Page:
It’s all tied together – every organ, your emotions and thoughts, and even your senses.

Consider a recent finding by doctors that were studying fight/flight. The protein Osteocalcin is responsible for triggering our response. So, you know that saying of excitement or fear “I can feel it in my bones” – well, you have no idea how true that is! You CAN feel it in your bones!

There are so many studies now happening about the relationship between our body, movement and all the impact that it has with the interrelationships between organs, emotions and movement. Consider that doctors are now prescribing running, yoga, tai chi and qigong for depression, as different types of movement have been found to help move the body out of the depression.

Of course, we know that depression might also be linked to the gut and gut bacteria or flora, and movement is essential in bowel movements and the digestion of food. Given that about eighty percent of your immune system is in the gut, what do you think is the effect of movement on your immune system?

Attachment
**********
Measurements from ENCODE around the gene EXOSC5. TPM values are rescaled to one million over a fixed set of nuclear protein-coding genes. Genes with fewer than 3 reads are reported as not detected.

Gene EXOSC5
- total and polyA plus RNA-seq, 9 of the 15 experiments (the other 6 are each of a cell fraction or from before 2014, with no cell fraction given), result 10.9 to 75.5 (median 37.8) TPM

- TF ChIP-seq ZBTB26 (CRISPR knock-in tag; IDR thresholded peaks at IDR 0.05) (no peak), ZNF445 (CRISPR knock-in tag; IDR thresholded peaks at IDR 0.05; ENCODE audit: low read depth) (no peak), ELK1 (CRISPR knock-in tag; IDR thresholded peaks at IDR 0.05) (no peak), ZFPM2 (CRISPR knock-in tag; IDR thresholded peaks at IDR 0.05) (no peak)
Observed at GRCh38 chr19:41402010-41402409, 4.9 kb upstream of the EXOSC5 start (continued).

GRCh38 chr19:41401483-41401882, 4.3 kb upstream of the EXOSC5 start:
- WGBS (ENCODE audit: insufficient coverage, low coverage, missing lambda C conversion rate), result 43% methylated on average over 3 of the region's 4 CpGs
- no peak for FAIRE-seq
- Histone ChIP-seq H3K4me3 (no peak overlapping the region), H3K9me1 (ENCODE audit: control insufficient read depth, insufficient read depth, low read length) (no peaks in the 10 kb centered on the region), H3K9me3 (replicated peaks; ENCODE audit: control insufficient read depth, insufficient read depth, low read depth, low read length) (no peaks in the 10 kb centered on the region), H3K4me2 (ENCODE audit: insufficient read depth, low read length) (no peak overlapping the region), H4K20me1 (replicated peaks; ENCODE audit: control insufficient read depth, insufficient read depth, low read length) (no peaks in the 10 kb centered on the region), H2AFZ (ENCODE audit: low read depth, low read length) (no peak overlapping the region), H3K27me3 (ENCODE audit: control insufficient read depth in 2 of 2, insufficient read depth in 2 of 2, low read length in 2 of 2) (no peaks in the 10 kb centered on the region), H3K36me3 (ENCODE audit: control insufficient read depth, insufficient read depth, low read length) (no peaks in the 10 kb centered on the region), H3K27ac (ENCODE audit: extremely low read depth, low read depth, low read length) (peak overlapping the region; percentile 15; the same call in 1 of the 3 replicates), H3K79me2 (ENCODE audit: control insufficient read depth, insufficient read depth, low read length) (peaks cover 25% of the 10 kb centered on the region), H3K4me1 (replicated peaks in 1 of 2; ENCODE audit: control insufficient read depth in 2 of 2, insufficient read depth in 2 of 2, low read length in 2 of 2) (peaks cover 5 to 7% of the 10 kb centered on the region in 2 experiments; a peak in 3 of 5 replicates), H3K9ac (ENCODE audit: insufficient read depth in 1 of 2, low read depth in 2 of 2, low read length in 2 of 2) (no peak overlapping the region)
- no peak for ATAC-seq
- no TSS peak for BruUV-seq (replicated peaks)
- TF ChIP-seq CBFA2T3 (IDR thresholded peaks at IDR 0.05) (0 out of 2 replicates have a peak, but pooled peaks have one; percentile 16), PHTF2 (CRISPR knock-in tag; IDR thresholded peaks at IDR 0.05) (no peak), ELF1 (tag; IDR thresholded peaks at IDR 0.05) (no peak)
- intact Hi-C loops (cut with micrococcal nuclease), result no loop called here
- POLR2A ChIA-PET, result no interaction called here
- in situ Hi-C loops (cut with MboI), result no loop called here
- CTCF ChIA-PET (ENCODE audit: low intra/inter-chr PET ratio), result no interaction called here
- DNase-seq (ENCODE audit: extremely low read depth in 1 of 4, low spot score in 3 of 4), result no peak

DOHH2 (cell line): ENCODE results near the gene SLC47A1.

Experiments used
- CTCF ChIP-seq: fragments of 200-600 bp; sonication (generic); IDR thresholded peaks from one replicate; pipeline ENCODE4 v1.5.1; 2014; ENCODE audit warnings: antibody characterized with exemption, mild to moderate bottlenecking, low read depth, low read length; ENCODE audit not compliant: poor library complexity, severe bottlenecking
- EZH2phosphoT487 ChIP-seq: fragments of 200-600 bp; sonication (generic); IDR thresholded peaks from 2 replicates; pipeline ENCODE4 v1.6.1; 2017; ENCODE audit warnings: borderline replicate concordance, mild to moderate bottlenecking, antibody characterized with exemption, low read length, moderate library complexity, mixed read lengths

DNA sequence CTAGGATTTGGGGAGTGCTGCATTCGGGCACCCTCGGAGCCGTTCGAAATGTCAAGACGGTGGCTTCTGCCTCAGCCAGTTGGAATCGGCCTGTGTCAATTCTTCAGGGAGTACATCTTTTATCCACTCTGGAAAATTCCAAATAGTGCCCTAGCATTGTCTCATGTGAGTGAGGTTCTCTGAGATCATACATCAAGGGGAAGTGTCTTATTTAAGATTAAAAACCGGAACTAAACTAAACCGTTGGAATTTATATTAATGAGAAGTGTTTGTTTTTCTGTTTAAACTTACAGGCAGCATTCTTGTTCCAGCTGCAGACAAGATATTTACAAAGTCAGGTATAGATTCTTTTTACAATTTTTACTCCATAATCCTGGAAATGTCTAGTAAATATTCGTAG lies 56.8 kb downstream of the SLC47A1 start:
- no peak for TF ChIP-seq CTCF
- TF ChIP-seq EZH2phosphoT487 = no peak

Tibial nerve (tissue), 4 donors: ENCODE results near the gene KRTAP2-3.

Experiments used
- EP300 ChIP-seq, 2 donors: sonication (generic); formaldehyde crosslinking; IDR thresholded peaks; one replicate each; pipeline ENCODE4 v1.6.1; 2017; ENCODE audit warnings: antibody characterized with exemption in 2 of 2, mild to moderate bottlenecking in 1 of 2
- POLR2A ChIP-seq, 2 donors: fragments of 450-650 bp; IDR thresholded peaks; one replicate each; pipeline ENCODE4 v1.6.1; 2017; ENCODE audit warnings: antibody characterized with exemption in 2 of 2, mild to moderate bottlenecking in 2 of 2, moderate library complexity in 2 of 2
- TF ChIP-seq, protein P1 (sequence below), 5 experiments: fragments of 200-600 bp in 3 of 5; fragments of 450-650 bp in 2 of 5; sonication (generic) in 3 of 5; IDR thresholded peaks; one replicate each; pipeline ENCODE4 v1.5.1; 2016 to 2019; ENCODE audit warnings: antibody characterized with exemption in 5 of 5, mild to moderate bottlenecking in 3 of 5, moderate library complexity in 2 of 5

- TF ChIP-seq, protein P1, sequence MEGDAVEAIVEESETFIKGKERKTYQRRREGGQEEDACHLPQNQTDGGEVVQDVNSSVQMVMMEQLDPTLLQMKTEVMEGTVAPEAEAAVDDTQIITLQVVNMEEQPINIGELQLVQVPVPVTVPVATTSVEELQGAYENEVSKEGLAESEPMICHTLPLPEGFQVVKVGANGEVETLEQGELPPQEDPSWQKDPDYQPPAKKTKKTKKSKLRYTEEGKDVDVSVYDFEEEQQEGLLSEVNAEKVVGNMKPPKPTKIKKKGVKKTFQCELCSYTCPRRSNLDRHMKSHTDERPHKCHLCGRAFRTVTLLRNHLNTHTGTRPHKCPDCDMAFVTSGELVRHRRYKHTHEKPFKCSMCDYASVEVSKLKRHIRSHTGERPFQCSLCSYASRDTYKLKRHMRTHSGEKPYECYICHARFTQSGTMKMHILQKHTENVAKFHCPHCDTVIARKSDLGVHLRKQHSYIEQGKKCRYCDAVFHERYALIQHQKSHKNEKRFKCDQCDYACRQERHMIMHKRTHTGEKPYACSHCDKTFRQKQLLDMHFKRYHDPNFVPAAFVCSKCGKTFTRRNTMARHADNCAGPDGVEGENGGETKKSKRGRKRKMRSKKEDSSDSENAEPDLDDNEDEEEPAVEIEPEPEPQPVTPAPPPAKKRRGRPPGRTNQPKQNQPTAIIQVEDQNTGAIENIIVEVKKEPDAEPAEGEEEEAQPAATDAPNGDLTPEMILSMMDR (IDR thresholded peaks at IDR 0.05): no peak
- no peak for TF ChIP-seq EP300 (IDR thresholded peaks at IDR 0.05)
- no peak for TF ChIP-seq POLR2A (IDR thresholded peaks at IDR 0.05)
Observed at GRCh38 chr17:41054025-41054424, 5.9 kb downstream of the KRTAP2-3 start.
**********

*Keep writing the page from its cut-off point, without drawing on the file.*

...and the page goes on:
But also consider how movement can give your skin a healthy glow, as more oxygen is pumped through to all of your cells. But not only is your blood flow affected, so is the lymphatic system of the body, removing toxins more effectively when you are in movement. This allows all of your cells, including your skin, to filter metabolic waste more efficiently.

When you consider that movement improves the flow of blood to your cells, remember this also means that your brain is receiving more oxygen – clearing out the brain fog, and allowing you greater focus. A side-effect of regular movement is that it reduces anxiety, making the Fight/Flight system less reactive.

Movement for life

Are you convinced yet that moving improves your thinking, helps you build stronger relationships and provides you with the ability to focus on your priorities and purpose in life?

Keep reading.

While some people really enjoy “exercise”, I don’t really. And I don’t believe in exercise for the purpose of weight loss, fitness and looking better, although those are all awesome secondary effects!